2016 has been quite the year. Donald Trump. Brexit. Philando Castile. Dallas. The future is uncertain for many, particularly Millennials, who are looking for solid ground on which to build their lives, which up until now have existed only in the dependent or academic categories.

Basically, we’re all freaking out.

Enter the “safe space,” a term originally coined to mean an academic space that was free of anti-LGBTQ rhetoric or harassment, but has expanded now to encompass a perceived aura of sensitivity over university campuses, complete with trigger warnings and therapy dogs.

The common response of baby boomers is, “There are no safe spaces in the real world.” What they mean is that they’re frustrated with Millennials and their inability to cope, how they “weren’t like that in my day.”

And they’re right: many Millennials have no clue how to cope. The future for Millennials, compared to their past, looks pretty bleak. We were raised during an economic and housing boom, both of which have crashed. Half of our boomer parents’ marriages ended in divorce, often creating volatile home environments not conducive to understanding stability. Sexual harassment is real. Racism is real. But what boomers say to Millennials who voice their anxiety at these concerns is, more or less, to toughen up: this is the real world.

Trust us, boomers, we know this is the real world—we are utterly terrified.

For those who go to college, we get four years to decide what our world is going to look like because we know that we don’t have a choice in the real world. As opposed to many who have already left the academic system, we are actively shaping and solidifying our beliefs, putting ourselves intentionally into uncomfortable learning environments. Forgive us if we—especially racial and sexual minorities whose viewpoints are often overlooked or ridiculed—need a safe space of respite.

“Respite” is the key word here—we do not intend to stay in our safe spaces. Coping is a process, by definition giving it a beginning and, more importantly, an end. Fox News dubbed campus post-election coping mechanisms “coddling the campus crybabies” because many higher institutions (quite respectable ones like Columbia and the University of Michigan) elected to include Play-Doh and counseling sessions. Tucker Carlson, Fox News reporter, commented that “shouldn’t students just toughen up?”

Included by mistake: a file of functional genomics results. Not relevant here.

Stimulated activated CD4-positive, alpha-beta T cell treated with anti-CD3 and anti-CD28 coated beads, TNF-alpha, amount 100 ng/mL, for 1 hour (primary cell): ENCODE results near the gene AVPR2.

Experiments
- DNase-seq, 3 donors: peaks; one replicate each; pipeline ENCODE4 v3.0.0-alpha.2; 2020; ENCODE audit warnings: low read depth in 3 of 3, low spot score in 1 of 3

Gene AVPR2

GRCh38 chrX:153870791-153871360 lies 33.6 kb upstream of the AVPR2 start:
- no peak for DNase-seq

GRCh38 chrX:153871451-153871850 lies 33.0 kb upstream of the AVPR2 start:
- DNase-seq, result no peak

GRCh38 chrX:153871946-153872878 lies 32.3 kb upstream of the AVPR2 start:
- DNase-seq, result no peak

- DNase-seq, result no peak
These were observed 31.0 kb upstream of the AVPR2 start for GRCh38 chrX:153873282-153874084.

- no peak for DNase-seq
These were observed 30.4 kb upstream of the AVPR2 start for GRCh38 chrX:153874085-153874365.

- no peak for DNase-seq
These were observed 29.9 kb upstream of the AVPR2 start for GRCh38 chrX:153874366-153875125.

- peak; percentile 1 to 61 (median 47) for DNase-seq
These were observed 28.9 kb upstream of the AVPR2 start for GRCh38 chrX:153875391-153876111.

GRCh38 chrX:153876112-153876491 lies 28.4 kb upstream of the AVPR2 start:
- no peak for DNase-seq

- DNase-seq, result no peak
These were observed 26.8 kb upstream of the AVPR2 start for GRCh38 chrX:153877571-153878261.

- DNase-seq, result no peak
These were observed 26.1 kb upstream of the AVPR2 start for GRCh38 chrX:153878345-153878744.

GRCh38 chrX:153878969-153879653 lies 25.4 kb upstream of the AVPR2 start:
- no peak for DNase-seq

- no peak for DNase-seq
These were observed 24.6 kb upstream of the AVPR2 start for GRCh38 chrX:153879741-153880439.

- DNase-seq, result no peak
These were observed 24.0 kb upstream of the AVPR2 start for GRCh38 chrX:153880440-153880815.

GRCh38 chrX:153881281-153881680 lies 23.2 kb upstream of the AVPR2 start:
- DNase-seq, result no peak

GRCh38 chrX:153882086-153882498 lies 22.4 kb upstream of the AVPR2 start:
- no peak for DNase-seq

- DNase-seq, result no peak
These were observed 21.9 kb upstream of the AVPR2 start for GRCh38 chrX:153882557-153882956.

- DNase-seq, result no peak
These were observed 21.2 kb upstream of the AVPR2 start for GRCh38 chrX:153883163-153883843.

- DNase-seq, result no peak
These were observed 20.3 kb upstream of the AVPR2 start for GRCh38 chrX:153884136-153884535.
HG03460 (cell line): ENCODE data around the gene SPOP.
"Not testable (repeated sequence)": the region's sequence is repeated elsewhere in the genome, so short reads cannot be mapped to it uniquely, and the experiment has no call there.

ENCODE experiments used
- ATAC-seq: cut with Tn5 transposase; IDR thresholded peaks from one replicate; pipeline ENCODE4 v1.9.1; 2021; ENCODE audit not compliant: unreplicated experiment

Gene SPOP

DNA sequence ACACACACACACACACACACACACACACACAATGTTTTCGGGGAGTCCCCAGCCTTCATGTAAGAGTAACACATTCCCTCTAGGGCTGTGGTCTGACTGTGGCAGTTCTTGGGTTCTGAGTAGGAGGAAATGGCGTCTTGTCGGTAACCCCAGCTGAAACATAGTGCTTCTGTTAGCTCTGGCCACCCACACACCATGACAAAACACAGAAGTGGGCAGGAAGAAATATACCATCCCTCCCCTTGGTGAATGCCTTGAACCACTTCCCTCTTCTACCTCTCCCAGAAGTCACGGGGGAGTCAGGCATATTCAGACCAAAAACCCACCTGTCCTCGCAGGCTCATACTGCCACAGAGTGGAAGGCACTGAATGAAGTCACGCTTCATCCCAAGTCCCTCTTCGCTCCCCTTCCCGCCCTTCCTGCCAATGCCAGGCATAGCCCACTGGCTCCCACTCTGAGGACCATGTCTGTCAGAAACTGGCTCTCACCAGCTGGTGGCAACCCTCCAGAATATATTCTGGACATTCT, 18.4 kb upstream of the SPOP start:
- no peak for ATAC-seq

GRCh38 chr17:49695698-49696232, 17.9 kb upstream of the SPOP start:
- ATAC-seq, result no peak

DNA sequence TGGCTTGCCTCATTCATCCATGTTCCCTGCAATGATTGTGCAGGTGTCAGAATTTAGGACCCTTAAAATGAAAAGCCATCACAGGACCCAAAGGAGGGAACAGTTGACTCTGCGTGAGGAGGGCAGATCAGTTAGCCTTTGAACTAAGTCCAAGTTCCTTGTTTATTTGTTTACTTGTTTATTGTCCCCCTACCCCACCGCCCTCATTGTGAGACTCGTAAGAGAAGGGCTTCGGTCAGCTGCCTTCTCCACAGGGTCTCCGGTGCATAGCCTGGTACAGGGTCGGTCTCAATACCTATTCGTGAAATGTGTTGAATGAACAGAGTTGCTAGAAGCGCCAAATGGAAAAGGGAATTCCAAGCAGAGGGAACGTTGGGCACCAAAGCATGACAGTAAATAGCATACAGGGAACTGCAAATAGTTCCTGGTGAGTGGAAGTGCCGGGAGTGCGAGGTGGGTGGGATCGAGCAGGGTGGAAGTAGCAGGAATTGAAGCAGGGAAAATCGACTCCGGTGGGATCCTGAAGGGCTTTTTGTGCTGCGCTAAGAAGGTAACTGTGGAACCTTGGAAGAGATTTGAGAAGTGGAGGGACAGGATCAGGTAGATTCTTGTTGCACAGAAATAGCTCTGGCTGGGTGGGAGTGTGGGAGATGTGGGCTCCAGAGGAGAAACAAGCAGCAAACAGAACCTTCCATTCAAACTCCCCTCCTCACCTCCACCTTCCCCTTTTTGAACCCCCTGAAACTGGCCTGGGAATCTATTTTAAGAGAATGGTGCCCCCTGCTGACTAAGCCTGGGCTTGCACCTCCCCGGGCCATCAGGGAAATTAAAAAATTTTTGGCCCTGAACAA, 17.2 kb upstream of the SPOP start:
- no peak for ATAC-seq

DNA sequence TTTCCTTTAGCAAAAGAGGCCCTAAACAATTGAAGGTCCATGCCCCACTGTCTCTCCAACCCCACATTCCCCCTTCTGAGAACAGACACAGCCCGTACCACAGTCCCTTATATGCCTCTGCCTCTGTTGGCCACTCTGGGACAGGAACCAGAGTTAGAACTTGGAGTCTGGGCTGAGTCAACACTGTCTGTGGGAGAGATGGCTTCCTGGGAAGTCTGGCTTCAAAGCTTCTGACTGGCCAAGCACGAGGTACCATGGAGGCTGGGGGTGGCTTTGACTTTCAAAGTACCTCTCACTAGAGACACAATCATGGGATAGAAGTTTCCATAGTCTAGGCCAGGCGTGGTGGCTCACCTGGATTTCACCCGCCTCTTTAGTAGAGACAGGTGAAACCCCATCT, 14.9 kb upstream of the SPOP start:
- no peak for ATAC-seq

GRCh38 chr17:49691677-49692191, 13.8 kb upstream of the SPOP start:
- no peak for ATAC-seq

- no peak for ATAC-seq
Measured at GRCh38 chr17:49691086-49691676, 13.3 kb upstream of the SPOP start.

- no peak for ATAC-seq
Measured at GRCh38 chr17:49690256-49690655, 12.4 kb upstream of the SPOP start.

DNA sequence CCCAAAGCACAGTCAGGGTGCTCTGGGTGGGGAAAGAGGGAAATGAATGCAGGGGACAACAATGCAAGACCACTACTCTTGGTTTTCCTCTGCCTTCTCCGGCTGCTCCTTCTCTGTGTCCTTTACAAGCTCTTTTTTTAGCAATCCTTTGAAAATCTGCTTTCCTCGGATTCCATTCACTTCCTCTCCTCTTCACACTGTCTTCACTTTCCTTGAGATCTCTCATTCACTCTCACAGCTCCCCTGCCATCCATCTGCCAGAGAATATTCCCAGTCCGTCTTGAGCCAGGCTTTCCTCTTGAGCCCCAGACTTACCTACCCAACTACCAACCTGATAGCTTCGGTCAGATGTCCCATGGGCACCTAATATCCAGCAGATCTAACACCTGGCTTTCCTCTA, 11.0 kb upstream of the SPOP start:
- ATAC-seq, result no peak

The way Carlson is implying, no, we shouldn’t. He means that students should swallow their negative feelings and opposing thoughts in favor of the harmony of the whole group. He means that dissenting opinions and expressing pain and sadness are weaknesses, and it’s annoying him.

25% of all college students will suffer with a mental health disorder, and almost half of them will experience symptoms of depression–and it’s not because they can’t hack it in higher learning. The university experience is not the same as the Woodstock generation would remember it; it’s dangerously competitive. School rankings creates competition between institutions, which will push their students to the max. All this pressure combined with inadequate coping mechanisms leads to disorders, for which I must recommend that counseling must be sought, not just “sucked up.”

I would be remiss not to note the pampered and privileged who would readily abuse a safe space to surround themselves only with their own points of view, who would rather play with puppies than read about implicit racism. As Esther Kao, student journalist for Millennial Influx, explains, if “overly sensitive college students” are the ones primarily accessing safe spaces, then “safe spaces hinder higher learning.”

What college students are trained to cope with before entering college has likely prepared them for the previous generation of higher learning. But boomers–this is the real world. It’s pushing students harder than ever, for great GPAs and increasingly unique thoughts. No wonder we crave a break with soothing stimuli and like-minded talk. Well-conceived safe spaces provide that respite Millennials require to increase their “toughness” before going back to face and fight the real world we’re so disappointed in.

 

 

Picture Credit: Peter Schrank